Thanks for reading! Please feel free to leave comments, narrate, ruminate, give us your thoughts on these weighty matters of the mind. I'll leave you with one last meaty quote:



"The educable part of a person is his mind. The training of the senses and muscles is, strictly speaking, training and not education. The mind, like the body, requires quantity, variety and regularity in the sustenance offered to it. Like the body, the mind has its appetite, the desire for knowledge. Again, like the body, the mind is able to receive and assimilate by its powers of attention and reflection. Like the body, again, the mind rejects insipid, dry, and unsavoury food, that is to say, its pabulum should be presented in a literary form. The mind is restricted to pabulum of one kind: it is nourished upon ideas and absorbs facts only as these are connected with the living ideas upon which they hang. Children educated upon some such lines as these respond in a surprising way, developing capacity, character, countenance, initiative and a sense of responsibility. They are, in fact, even as children, good and thoughtful citizens. (vol. 6, p. 21)

2 comments:

  1. A couple of thoughts come to mind: first, Makoto Fujimura found the same disconnect between reason and creativity. In his blog on Jefferson's Bible and the Tears of Christ, he found that reason (reductive thinking--reducing things to parts) got in the way of creativity. Those who are less creative have a steep hierarchy of associations, meaning that they tend to hard-wire the links between facts. I wonder if shoveling knowledge worsens the situation. People who are more loose in associating facts tend to be more creative.

    Thus, if you teach subjects through highly compartmentalized textbooks, creativity is killed. Living books have more wide and varied material, therefore, inspire more creativity. A good example: Pamela and I are reading The Boy Scientist. We are reading about Galileo who timed the pendulum using his heart beat. It really has nothing to do with our nature reader book (on the human body). We are reading about blood right now, so you can see the loose connection between the two books, which would not normally exist between a book on physics and a book on nature.

    I was also thinking that, perhaps, the reason why Pamela is more creative and imaginative than most persons with autism (who tend to be very reductive thinkers) is because she has spent a lot of time with living books and in living live.

    Finally, I also think that stepping back and letting children do the work is vital. It took almost a month for Pamela to decide that a sunflower seed was really a dud. I could have told her two weeks ago that she should try another seed. I wanted to give her the chance to observe, consider, observe, and refine her thinking. Teachers cannot do that when they are dispensers of knowledge. There is no point in wasting time if your duty is to parcel out facts.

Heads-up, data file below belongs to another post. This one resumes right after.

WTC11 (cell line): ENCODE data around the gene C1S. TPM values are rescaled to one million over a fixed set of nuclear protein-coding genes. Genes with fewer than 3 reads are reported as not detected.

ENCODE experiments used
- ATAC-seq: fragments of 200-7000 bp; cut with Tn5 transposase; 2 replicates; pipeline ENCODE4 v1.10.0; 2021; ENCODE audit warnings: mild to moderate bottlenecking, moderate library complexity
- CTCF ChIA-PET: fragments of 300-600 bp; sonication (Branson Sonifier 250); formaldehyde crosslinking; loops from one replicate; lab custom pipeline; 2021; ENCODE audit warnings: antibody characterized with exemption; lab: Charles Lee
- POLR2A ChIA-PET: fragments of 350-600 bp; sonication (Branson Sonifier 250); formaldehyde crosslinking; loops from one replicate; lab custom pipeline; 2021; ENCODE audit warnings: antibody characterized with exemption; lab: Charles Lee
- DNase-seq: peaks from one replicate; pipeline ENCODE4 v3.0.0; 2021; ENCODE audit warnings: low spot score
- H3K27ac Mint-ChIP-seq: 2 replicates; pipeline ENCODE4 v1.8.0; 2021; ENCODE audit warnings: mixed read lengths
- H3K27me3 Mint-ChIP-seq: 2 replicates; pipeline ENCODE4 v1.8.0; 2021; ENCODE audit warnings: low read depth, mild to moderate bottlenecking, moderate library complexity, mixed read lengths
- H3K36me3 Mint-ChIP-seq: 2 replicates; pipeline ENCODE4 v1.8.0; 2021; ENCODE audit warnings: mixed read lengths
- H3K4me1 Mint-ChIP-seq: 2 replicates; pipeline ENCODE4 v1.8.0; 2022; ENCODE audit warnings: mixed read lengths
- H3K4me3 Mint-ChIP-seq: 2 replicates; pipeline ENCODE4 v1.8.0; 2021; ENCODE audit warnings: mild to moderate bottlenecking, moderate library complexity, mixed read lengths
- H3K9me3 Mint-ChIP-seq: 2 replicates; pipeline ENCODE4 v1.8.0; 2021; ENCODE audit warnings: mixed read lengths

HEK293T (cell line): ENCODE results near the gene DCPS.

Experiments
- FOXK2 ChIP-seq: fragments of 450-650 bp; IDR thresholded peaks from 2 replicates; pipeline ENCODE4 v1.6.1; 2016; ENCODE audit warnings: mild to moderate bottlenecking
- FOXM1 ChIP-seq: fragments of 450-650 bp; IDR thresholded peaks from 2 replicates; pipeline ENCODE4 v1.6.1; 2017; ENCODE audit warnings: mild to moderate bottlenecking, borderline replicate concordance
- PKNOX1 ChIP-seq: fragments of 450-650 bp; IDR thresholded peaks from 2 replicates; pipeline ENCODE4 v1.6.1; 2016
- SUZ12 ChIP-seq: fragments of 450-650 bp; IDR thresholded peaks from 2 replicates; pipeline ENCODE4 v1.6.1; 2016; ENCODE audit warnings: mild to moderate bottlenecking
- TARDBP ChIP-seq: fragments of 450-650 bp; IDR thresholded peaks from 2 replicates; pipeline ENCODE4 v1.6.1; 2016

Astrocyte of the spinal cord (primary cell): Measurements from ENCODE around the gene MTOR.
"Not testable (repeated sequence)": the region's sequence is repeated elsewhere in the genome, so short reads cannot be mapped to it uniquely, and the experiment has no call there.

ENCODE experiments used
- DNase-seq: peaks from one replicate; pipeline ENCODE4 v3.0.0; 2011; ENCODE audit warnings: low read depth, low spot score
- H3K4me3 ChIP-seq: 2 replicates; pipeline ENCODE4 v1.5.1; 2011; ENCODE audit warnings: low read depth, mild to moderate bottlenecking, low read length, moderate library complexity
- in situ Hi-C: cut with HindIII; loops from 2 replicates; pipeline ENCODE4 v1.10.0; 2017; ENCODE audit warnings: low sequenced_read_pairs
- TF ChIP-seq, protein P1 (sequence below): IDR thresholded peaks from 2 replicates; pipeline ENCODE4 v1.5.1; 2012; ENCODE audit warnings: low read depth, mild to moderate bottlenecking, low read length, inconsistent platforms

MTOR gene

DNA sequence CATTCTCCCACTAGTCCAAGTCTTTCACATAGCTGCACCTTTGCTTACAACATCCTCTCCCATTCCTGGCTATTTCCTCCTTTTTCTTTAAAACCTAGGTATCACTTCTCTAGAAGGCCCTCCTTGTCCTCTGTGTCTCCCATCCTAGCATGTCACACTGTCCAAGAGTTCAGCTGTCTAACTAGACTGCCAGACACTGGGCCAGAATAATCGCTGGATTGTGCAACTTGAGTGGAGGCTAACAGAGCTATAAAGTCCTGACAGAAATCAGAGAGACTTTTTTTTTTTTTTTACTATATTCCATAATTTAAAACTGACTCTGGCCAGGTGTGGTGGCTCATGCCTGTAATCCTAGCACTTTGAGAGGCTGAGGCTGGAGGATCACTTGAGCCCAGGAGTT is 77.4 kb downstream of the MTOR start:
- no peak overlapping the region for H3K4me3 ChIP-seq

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  2. I just read an interesting book about how teachers used to (just after WWII) be considered transmitters of knowledge. And the point of training teachers was to make them BETTER transmitters of knowledge so that the children would retain the knowledge better (assuming it had been given more appropriately). That whole idea just doesn't work (as we know) because, according to this author, the transmission of ideas is not the only thing taking place during a school lesson. The student has to be actively engaged in the material, too. Learning is, in this case, receiving. And what child in school is eager to receive transmitted knowledge, no matter how suitably applied (dumped).

    This reminded me of something I learned early in my writing career about the "info dump." We were taught that most new writers spew out a whole lot of information about their characters in the first chapter via plain old telling. Great authors show. They don't tell. So you can always tell a newbie by how telly their work is. How do great authors show without telling? You have to drop hints here and there and seamlessly, while the story is unfolding, slip in description throughout the whole book. Teaching is like that, too. If you drop all of the Civil War on the class in a "unit" form, they can't retain it all. Especially the big ideas and motives. If you trickle out ethics throughout a child's years in school, one day they grow up and have assimilated all the character qualities you hoped they would. Would they have if you had shoveled it in? Probably they would have offered some pushback. Just musing...